Transcript of Mr. Biggs’ Session
I was sitting my chair, you know and, um, I was reading the newspaper, which had just come, you know . . . and I felt a bit sort of odd, like, you know. And I thought; well that’s funny. I took my specs [glasses] off, you know and put them on the table, and all that. I’ll just sit quiet for a minute, it will pass off, you know.
But, uh, the next thing I knew was that, I was sitting there, but I wasn’t there. I wasn’t. I was, sort of, standing—so it seemed to me—standing by the chair, looking at myself. There was the newspaper on the table and my glasses and I thought; this is odd, very strange, you know. I couldn’t make head nor tail of this at all.
And then I was conscious of the fact there was someone knocking at the door. Don’t know how, but it was funny that. I was standing there, sort of, looking at myself sitting in the chair and yet, it was as if I could hear this knocking at the door. And at the same time, almost to the minute, second, I was able to see who was knocking at the door, yet I was still standing in the room. And it was my sister. And she lived a few doors down the road, you know.
I thought: ”Oh dear, what am I going to do? I can’t open the door.” I don’t think, in any case it’s . . . you know I was in a proper sort of panic. Anyway this knocking went on and I was, sort of, getting all flustered, like, you know; thinking I was, sort of, dreaming or something. And I was hoping I’d wake up and go and open the door to my sister, but, nothing happened.
And then, I could see her, came down the path. She was looking proper upset and agitated and I thought; well I don’t know, what do I do, you know? And, um, anyway, what must have been only a few minutes, she came back with a policeman. ”Oh dear, what did she want to fetch a policeman for?’
And it suddenly dawned on me; “Course, she couldn’t get in, perhaps she was upset or worried about me. And yet I thought, well there’s nothing I can do about it. So I, sort of, just stood there beside myself—it sounds silly when you say that—and I thought; well I don’t know, if she comes in and sees me slumped in that chair like that, she’ll get probably quite a fright. I must try and wake myself up, you see.
So I shook myself like mad, you see, but nothing happened and I could see I was in a proper state, you know. And I thought; well I don’t know, what am I going to do? This is most peculiar. Anyway, eventually, the policeman got in at the window and he came into the room—and I recognized him. I’d seen him many a time on the beat [patrolling his district] you know.
There was . . . well, a time before . . . I couldn’t understand what was going on. Anyway, he shook me. He thought I was asleep you see, the same as I did. Nothing. Nothing happened. He hadn’t even realized I was dead. And he opened the door, of course, and my sister came in. She was in a proper state, I tell you. “Course, that’s all I had left, was my sister, at that time; May . . .
Anyway, they went for the doctor of course, old Doctor Foskett. He came you know, but he was no bloody good anyway. I mean, he couldn’t do anything for me. I mean, it was obvious then. I realised myself that I’d had it [died].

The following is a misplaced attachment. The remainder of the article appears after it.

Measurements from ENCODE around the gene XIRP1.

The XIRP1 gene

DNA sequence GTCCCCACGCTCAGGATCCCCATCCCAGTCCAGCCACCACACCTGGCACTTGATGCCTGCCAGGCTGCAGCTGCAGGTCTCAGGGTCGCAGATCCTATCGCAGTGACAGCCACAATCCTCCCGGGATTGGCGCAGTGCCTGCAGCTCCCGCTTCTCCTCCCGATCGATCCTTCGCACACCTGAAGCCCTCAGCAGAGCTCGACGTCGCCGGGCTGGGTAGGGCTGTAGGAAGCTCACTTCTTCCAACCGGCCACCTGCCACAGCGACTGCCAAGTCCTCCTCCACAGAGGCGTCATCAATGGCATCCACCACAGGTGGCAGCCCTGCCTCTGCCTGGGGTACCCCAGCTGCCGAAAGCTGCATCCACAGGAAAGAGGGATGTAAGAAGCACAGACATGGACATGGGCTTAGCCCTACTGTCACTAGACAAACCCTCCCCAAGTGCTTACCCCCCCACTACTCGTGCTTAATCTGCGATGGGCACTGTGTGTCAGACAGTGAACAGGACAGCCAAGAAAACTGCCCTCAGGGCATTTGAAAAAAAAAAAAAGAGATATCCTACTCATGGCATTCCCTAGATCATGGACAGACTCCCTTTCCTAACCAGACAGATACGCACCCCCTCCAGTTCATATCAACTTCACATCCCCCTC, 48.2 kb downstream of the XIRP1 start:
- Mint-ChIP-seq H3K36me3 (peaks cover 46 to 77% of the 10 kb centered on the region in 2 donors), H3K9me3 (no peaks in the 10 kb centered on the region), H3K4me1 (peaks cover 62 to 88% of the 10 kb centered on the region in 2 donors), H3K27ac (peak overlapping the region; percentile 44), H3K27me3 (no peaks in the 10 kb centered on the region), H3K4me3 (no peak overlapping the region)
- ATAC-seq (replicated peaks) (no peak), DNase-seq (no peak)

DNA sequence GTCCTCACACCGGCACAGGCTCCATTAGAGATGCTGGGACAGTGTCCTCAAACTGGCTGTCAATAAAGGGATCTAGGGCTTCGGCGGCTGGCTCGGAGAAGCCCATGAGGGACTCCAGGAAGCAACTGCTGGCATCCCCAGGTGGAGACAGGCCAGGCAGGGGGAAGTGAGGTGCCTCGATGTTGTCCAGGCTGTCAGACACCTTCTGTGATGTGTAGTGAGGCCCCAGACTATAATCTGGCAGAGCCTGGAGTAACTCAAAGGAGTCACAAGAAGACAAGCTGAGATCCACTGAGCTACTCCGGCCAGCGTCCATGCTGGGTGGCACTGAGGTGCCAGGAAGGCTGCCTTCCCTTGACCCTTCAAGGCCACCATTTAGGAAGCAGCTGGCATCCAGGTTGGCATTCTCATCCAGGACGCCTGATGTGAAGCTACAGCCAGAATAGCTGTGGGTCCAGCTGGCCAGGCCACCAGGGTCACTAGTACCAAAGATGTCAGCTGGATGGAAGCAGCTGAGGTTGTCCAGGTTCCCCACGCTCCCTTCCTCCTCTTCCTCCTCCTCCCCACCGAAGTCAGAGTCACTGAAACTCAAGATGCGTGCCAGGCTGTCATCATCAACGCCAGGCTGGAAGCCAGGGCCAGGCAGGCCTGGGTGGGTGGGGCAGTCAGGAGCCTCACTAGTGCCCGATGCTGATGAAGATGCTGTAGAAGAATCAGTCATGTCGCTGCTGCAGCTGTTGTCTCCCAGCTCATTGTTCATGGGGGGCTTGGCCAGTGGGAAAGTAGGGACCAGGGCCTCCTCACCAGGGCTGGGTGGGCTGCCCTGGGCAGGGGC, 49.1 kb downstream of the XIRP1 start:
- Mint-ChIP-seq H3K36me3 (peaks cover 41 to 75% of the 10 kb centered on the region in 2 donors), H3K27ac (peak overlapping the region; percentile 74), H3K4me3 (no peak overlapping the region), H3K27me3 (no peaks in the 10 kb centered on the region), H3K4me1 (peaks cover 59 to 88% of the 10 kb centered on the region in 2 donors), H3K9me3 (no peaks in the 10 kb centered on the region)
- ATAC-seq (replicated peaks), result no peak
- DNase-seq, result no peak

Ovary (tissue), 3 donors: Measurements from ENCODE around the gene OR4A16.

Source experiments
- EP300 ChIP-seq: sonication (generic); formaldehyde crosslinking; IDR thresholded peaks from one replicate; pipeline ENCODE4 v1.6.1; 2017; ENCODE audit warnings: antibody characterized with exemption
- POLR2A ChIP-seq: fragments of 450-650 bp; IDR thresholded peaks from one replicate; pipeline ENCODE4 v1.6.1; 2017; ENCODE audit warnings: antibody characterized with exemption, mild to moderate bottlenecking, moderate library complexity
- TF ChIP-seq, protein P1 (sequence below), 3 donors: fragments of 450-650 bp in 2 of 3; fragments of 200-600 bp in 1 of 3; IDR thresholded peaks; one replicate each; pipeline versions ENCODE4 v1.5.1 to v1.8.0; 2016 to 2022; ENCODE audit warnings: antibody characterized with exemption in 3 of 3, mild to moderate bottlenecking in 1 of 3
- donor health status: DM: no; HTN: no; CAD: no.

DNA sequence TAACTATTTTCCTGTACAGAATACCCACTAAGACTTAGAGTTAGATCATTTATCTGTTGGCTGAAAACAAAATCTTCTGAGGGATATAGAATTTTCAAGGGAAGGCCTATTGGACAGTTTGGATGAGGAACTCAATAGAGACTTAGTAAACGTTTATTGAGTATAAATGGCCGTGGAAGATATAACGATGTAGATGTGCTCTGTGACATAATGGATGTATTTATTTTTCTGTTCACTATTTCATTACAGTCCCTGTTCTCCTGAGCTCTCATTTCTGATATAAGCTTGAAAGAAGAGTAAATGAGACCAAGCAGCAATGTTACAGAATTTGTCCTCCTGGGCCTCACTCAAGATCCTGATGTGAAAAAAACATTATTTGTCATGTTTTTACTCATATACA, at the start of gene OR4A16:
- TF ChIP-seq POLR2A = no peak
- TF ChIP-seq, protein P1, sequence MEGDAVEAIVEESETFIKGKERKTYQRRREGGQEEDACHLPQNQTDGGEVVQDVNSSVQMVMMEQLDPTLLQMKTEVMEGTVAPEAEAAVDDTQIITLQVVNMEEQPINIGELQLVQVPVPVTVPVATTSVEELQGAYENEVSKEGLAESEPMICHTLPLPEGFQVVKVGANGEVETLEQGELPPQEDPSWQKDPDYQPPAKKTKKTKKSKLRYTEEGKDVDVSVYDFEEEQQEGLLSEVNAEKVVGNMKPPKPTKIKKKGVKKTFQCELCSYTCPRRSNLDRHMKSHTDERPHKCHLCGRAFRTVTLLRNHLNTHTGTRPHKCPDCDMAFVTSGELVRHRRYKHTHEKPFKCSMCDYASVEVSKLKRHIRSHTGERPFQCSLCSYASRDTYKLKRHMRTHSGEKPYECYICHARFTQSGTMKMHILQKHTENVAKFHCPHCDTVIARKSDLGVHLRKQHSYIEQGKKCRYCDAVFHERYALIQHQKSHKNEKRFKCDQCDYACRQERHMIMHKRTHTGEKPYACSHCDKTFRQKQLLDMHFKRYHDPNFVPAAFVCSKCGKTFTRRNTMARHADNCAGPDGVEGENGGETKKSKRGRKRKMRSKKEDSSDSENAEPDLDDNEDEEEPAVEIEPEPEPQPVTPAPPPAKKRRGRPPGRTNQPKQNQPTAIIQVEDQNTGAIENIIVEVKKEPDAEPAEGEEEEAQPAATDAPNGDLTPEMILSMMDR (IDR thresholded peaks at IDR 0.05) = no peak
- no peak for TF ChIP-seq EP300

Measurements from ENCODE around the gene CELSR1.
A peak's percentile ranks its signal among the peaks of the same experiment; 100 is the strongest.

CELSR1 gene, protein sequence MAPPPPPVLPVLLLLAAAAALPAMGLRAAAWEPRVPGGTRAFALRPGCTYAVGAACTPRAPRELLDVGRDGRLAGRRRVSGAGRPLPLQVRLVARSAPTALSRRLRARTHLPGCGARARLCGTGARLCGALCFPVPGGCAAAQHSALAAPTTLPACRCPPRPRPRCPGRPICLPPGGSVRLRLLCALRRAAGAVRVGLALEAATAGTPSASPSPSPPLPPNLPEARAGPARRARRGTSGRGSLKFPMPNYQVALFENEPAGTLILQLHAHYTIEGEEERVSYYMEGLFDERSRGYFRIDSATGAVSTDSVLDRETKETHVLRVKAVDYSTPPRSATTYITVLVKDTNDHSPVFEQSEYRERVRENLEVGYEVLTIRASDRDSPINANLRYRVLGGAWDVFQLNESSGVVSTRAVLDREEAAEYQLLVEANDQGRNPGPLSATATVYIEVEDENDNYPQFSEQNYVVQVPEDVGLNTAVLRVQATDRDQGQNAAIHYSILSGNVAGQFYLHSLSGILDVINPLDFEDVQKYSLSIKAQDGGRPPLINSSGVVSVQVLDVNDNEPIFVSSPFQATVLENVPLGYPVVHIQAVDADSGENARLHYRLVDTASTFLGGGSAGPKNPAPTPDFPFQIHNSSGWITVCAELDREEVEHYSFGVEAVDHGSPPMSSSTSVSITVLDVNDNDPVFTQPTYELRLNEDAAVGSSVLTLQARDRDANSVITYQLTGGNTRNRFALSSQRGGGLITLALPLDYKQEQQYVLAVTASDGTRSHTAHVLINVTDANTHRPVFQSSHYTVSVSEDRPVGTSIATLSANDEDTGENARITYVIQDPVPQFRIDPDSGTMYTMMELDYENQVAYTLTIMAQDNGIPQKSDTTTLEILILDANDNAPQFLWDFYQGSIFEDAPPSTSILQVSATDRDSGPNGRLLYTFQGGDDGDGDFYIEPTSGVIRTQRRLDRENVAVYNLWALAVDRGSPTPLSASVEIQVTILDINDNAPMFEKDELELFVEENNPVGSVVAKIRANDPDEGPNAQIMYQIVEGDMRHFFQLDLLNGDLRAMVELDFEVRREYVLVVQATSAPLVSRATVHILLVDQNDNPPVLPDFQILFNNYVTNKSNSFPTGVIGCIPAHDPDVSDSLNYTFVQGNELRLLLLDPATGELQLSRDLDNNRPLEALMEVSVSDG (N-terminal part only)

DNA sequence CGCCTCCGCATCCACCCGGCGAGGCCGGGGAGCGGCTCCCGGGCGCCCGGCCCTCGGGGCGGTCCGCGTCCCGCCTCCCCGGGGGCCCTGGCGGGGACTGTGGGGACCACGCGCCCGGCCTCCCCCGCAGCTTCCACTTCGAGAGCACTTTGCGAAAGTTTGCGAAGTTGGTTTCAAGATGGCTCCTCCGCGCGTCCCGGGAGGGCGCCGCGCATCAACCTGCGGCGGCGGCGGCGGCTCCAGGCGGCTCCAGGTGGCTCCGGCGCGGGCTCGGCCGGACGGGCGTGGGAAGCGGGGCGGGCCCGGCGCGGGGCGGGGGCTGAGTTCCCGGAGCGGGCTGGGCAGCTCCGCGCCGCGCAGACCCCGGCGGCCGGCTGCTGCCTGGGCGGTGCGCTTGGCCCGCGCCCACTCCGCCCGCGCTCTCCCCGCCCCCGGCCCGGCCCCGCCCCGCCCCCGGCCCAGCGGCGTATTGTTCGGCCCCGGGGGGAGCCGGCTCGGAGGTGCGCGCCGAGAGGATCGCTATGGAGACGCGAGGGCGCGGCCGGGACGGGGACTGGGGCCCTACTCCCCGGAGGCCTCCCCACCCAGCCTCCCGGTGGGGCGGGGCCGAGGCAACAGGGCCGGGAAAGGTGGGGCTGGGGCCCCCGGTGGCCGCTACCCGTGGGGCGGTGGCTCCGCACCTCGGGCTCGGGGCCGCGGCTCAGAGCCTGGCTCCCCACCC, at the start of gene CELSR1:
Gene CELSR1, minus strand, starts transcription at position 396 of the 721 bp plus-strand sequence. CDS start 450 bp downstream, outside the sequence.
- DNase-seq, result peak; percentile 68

But I was trying to, sort of, calm down my sister, she didn’t take notice of me. And I went and stood and put my hand on her shoulder and tried to tell her I was alright, it was not me that was there, that I was standing beside her. But she obviously didn’t seem to cotton on [realize] at all, the fact that it was me at all, you know. She just sat there and . . . a proper state she was in.
Anyway, then, uh, th . . . th . . . th . . . the doctor, he went, and then they came and they took my body away, you see. They slumped me down like an old sack of potatoes. I thought; well, I’m not going after that, I’m going to stay here in my home. I might as well sit down in my chair now it’s empty. So I sat down there and tried to think it all out. Anyway, my sister, by this time, she’d gone off and I was alone in the house again.
Then all of a sudden, it was just as if the fireplace disappeared—it’s the only way I can put it—and there, where the fireplace was, it was as if the wall had disappeared and I could see beautiful green fields and trees and a little, sort of . . . well, I wouldn’t say it was a river, it was more like a little brook.
And I could see something . . . something—at first I didn’t know what it was—coming up towards me in the distance. And I made it out, it was a figure. It was my mother.
Dear, oh dear. And she looked, ooh, as I’d seen her in the picture—which I’d still got in the room hanging up on the wall, as a matter of fact—my mother when she was first married. She came right up to, what was, the fireplace, towards me and she was smiling all over her face and she was happy as a sandboy.
She says, ”Come on,” she says, “you don’t want to stay here. It’s no good you sitting here. No one’s going to take any notice of you. May won’t realize, you know. You’ll have to come and be with me, you see. ”
So I says, ”Well I don’t know, I don’t understand . . . ”
She says, ”You know, it’s all over now, you’ve had it, you know. You’re dead, you see. You don’t want to stop here, slumped in that old chair in this room, ” she says.
She says, ”What a right old pickle you’ve been living in . . . ” you know.